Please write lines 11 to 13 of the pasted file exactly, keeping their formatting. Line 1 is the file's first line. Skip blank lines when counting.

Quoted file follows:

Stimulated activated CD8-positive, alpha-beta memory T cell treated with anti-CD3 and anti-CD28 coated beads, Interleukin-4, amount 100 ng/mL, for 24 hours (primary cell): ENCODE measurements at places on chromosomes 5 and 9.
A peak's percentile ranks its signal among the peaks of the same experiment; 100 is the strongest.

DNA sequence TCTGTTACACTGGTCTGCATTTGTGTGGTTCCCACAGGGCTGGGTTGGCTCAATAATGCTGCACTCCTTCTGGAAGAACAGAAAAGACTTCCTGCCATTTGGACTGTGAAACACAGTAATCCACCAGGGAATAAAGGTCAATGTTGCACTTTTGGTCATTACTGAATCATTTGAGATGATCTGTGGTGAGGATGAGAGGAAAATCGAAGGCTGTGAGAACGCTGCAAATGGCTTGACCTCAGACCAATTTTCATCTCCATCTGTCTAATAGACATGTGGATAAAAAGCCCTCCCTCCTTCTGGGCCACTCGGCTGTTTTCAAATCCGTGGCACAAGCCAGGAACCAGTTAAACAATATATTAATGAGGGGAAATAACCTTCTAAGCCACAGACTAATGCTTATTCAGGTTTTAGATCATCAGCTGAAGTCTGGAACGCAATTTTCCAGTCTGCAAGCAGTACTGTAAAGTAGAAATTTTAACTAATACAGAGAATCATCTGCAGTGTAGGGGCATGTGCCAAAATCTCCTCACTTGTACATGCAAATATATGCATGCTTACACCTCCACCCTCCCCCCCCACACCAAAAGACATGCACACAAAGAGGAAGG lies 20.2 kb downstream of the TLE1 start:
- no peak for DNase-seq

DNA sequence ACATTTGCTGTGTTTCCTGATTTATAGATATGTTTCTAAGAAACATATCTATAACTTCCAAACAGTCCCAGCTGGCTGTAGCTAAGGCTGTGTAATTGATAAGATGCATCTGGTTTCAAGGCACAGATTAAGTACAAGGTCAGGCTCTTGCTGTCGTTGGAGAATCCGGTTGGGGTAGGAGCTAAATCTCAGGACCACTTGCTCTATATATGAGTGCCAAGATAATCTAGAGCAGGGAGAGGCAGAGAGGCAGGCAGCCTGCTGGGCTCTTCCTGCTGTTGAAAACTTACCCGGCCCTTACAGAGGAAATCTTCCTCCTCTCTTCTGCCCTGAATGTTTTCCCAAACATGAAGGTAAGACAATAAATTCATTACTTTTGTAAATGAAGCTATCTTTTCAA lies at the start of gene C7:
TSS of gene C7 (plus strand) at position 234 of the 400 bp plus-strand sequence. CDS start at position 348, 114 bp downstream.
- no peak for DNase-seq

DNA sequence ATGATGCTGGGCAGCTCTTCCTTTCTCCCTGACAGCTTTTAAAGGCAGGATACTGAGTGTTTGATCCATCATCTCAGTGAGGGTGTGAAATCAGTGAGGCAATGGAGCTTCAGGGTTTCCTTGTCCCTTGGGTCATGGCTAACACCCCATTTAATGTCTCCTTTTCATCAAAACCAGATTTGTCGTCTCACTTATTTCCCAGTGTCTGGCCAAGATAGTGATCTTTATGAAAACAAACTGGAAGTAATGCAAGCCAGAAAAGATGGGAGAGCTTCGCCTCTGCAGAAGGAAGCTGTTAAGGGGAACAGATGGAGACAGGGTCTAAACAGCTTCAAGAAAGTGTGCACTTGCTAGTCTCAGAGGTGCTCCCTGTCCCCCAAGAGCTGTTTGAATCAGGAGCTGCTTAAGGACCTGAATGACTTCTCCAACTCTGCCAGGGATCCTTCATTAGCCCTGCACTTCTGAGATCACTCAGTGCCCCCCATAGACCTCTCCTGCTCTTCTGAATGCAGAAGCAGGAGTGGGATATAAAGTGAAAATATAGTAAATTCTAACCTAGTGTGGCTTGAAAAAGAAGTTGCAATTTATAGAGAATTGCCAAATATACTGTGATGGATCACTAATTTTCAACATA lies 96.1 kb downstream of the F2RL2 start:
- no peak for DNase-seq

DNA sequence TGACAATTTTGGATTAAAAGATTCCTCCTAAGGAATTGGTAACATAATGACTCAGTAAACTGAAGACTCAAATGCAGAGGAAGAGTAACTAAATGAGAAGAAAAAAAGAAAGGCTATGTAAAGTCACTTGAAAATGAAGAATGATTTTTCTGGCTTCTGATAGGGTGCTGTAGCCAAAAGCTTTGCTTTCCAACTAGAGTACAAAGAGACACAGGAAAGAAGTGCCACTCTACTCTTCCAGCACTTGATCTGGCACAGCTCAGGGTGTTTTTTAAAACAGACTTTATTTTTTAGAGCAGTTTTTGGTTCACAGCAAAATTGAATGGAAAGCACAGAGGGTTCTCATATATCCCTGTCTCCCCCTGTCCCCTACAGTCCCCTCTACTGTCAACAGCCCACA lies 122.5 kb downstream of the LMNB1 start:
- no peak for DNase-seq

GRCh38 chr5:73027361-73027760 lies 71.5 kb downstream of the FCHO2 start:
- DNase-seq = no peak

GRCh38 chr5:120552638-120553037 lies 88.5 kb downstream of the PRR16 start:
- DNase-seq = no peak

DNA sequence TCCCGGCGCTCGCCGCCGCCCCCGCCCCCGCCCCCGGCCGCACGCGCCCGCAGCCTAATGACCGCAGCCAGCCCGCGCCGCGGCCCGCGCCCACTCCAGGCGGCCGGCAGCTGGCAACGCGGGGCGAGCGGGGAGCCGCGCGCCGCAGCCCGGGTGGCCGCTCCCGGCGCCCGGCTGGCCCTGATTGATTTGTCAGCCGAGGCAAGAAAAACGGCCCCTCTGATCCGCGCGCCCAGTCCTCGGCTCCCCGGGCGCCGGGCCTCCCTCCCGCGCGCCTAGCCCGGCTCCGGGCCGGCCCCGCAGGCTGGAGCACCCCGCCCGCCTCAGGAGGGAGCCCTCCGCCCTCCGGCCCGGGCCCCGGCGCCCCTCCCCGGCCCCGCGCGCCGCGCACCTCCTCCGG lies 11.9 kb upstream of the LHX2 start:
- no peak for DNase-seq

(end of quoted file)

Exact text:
- no peak for DNase-seq

GRCh38 chr5:73027361-73027760 lies 71.5 kb downstream of the FCHO2 start:
- DNase-seq = no peak